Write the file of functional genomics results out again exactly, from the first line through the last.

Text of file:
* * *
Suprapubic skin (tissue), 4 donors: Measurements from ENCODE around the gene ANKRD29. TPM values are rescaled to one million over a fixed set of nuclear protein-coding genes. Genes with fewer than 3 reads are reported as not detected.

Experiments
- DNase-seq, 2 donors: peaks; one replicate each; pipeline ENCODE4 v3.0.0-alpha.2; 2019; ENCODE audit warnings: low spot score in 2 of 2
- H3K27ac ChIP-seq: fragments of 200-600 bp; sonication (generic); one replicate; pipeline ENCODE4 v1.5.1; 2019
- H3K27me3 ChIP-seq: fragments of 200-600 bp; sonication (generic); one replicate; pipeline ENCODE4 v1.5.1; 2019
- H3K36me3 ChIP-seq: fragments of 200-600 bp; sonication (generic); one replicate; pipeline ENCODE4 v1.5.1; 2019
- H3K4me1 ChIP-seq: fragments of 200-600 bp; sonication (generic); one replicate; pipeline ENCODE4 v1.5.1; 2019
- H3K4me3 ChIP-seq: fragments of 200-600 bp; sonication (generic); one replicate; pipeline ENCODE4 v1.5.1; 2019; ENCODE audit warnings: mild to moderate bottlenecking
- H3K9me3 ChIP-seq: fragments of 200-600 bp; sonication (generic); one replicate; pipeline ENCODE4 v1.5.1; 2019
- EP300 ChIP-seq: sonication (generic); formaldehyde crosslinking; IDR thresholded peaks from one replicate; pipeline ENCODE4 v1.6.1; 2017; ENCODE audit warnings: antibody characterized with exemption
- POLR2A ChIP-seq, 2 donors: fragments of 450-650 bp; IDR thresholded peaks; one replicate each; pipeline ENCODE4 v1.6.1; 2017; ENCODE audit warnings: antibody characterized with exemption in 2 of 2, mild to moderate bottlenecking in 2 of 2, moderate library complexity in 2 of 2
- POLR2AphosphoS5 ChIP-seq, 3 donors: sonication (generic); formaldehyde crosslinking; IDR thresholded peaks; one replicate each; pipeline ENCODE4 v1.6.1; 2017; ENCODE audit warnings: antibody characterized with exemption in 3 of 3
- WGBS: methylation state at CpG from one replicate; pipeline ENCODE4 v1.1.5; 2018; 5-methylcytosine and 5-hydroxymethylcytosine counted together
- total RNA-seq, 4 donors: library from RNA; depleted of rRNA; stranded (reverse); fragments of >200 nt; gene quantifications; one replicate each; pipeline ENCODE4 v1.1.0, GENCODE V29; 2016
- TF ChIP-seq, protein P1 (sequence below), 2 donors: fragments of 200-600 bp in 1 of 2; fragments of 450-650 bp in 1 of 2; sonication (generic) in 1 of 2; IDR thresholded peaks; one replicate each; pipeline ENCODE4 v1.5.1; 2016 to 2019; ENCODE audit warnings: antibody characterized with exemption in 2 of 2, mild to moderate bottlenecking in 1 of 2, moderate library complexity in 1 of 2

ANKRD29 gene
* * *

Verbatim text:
Suprapubic skin (tissue), 4 donors: Measurements from ENCODE around the gene ANKRD29. TPM values are rescaled to one million over a fixed set of nuclear protein-coding genes. Genes with fewer than 3 reads are reported as not detected.

Experiments
- DNase-seq, 2 donors: peaks; one replicate each; pipeline ENCODE4 v3.0.0-alpha.2; 2019; ENCODE audit warnings: low spot score in 2 of 2
- H3K27ac ChIP-seq: fragments of 200-600 bp; sonication (generic); one replicate; pipeline ENCODE4 v1.5.1; 2019
- H3K27me3 ChIP-seq: fragments of 200-600 bp; sonication (generic); one replicate; pipeline ENCODE4 v1.5.1; 2019
- H3K36me3 ChIP-seq: fragments of 200-600 bp; sonication (generic); one replicate; pipeline ENCODE4 v1.5.1; 2019
- H3K4me1 ChIP-seq: fragments of 200-600 bp; sonication (generic); one replicate; pipeline ENCODE4 v1.5.1; 2019
- H3K4me3 ChIP-seq: fragments of 200-600 bp; sonication (generic); one replicate; pipeline ENCODE4 v1.5.1; 2019; ENCODE audit warnings: mild to moderate bottlenecking
- H3K9me3 ChIP-seq: fragments of 200-600 bp; sonication (generic); one replicate; pipeline ENCODE4 v1.5.1; 2019
- EP300 ChIP-seq: sonication (generic); formaldehyde crosslinking; IDR thresholded peaks from one replicate; pipeline ENCODE4 v1.6.1; 2017; ENCODE audit warnings: antibody characterized with exemption
- POLR2A ChIP-seq, 2 donors: fragments of 450-650 bp; IDR thresholded peaks; one replicate each; pipeline ENCODE4 v1.6.1; 2017; ENCODE audit warnings: antibody characterized with exemption in 2 of 2, mild to moderate bottlenecking in 2 of 2, moderate library complexity in 2 of 2
- POLR2AphosphoS5 ChIP-seq, 3 donors: sonication (generic); formaldehyde crosslinking; IDR thresholded peaks; one replicate each; pipeline ENCODE4 v1.6.1; 2017; ENCODE audit warnings: antibody characterized with exemption in 3 of 3
- WGBS: methylation state at CpG from one replicate; pipeline ENCODE4 v1.1.5; 2018; 5-methylcytosine and 5-hydroxymethylcytosine counted together
- total RNA-seq, 4 donors: library from RNA; depleted of rRNA; stranded (reverse); fragments of >200 nt; gene quantifications; one replicate each; pipeline ENCODE4 v1.1.0, GENCODE V29; 2016
- TF ChIP-seq, protein P1 (sequence below), 2 donors: fragments of 200-600 bp in 1 of 2; fragments of 450-650 bp in 1 of 2; sonication (generic) in 1 of 2; IDR thresholded peaks; one replicate each; pipeline ENCODE4 v1.5.1; 2016 to 2019; ENCODE audit warnings: antibody characterized with exemption in 2 of 2, mild to moderate bottlenecking in 1 of 2, moderate library complexity in 1 of 2

ANKRD29 gene